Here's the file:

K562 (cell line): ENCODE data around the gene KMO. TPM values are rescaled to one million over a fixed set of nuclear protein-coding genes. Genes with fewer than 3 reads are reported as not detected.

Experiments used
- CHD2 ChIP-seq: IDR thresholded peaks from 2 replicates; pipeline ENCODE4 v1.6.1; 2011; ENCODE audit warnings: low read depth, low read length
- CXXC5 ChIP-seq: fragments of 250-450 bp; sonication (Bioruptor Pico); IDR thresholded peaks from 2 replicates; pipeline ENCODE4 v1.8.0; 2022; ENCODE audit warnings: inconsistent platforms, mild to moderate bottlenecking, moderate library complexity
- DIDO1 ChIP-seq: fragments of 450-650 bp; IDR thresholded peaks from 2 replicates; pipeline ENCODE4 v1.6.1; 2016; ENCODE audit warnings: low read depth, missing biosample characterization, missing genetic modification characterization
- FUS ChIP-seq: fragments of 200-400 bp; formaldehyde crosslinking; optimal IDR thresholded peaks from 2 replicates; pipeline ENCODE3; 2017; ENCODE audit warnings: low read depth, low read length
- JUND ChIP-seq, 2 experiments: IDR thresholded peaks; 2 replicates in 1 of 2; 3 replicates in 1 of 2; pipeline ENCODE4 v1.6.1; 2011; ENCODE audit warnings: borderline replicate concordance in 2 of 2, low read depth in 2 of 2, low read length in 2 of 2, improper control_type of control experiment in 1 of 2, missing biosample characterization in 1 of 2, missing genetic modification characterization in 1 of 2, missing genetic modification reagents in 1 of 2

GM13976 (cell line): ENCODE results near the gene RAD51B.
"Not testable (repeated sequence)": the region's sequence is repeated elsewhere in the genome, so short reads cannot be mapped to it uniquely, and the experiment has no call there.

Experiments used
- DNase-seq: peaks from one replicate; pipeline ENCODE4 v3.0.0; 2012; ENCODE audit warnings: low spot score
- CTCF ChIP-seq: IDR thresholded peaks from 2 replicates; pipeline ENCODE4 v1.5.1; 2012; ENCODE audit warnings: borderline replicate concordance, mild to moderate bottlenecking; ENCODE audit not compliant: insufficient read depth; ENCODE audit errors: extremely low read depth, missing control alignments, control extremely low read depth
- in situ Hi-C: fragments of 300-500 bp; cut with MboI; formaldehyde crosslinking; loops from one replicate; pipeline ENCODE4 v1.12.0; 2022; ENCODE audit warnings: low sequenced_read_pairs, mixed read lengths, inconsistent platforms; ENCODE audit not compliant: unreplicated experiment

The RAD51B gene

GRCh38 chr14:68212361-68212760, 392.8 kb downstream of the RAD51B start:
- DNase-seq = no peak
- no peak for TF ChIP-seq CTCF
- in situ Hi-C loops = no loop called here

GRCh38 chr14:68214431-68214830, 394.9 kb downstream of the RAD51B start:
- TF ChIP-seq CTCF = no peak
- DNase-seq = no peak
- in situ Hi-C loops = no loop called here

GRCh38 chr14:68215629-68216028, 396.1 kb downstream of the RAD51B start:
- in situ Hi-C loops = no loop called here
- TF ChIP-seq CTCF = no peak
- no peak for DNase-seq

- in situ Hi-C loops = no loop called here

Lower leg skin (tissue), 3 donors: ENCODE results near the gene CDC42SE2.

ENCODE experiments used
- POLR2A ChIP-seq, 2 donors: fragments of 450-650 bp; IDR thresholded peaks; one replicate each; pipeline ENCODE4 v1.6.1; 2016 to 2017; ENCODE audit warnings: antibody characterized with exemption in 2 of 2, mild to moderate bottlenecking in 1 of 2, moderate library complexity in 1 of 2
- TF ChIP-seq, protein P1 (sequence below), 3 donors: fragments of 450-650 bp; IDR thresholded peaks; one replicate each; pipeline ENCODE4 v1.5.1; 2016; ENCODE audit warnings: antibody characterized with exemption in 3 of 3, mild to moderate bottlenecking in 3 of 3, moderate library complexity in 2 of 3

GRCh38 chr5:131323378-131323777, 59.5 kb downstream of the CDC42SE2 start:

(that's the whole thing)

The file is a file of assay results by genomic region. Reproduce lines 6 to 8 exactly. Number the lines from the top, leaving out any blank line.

- FUS ChIP-seq: fragments of 200-400 bp; formaldehyde crosslinking; optimal IDR thresholded peaks from 2 replicates; pipeline ENCODE3; 2017; ENCODE audit warnings: low read depth, low read length
- JUND ChIP-seq, 2 experiments: IDR thresholded peaks; 2 replicates in 1 of 2; 3 replicates in 1 of 2; pipeline ENCODE4 v1.6.1; 2011; ENCODE audit warnings: borderline replicate concordance in 2 of 2, low read depth in 2 of 2, low read length in 2 of 2, improper control_type of control experiment in 1 of 2, missing biosample characterization in 1 of 2, missing genetic modification characterization in 1 of 2, missing genetic modification reagents in 1 of 2

GM13976 (cell line): ENCODE results near the gene RAD51B.